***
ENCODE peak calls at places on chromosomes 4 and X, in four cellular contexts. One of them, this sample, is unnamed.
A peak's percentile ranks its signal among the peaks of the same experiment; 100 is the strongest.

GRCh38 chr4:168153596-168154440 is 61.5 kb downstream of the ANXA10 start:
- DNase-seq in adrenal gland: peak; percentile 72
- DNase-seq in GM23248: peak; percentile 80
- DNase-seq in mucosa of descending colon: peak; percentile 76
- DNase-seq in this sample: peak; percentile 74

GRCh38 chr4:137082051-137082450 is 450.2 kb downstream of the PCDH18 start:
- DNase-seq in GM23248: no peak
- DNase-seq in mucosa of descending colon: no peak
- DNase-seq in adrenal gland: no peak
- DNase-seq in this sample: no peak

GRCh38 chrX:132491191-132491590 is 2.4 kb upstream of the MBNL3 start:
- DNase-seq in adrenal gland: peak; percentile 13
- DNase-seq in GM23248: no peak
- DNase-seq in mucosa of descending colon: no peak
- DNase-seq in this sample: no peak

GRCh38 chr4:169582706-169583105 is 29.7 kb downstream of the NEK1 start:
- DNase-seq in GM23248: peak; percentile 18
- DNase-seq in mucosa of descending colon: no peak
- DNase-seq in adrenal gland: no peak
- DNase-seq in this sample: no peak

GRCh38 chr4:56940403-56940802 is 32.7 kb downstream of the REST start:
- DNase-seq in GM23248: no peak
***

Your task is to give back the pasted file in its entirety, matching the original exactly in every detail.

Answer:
ENCODE peak calls at places on chromosomes 4 and X, in four cellular contexts. One of them, this sample, is unnamed.
A peak's percentile ranks its signal among the peaks of the same experiment; 100 is the strongest.

GRCh38 chr4:168153596-168154440 is 61.5 kb downstream of the ANXA10 start:
- DNase-seq in adrenal gland: peak; percentile 72
- DNase-seq in GM23248: peak; percentile 80
- DNase-seq in mucosa of descending colon: peak; percentile 76
- DNase-seq in this sample: peak; percentile 74

GRCh38 chr4:137082051-137082450 is 450.2 kb downstream of the PCDH18 start:
- DNase-seq in GM23248: no peak
- DNase-seq in mucosa of descending colon: no peak
- DNase-seq in adrenal gland: no peak
- DNase-seq in this sample: no peak

GRCh38 chrX:132491191-132491590 is 2.4 kb upstream of the MBNL3 start:
- DNase-seq in adrenal gland: peak; percentile 13
- DNase-seq in GM23248: no peak
- DNase-seq in mucosa of descending colon: no peak
- DNase-seq in this sample: no peak

GRCh38 chr4:169582706-169583105 is 29.7 kb downstream of the NEK1 start:
- DNase-seq in GM23248: peak; percentile 18
- DNase-seq in mucosa of descending colon: no peak
- DNase-seq in adrenal gland: no peak
- DNase-seq in this sample: no peak

GRCh38 chr4:56940403-56940802 is 32.7 kb downstream of the REST start:
- DNase-seq in GM23248: no peak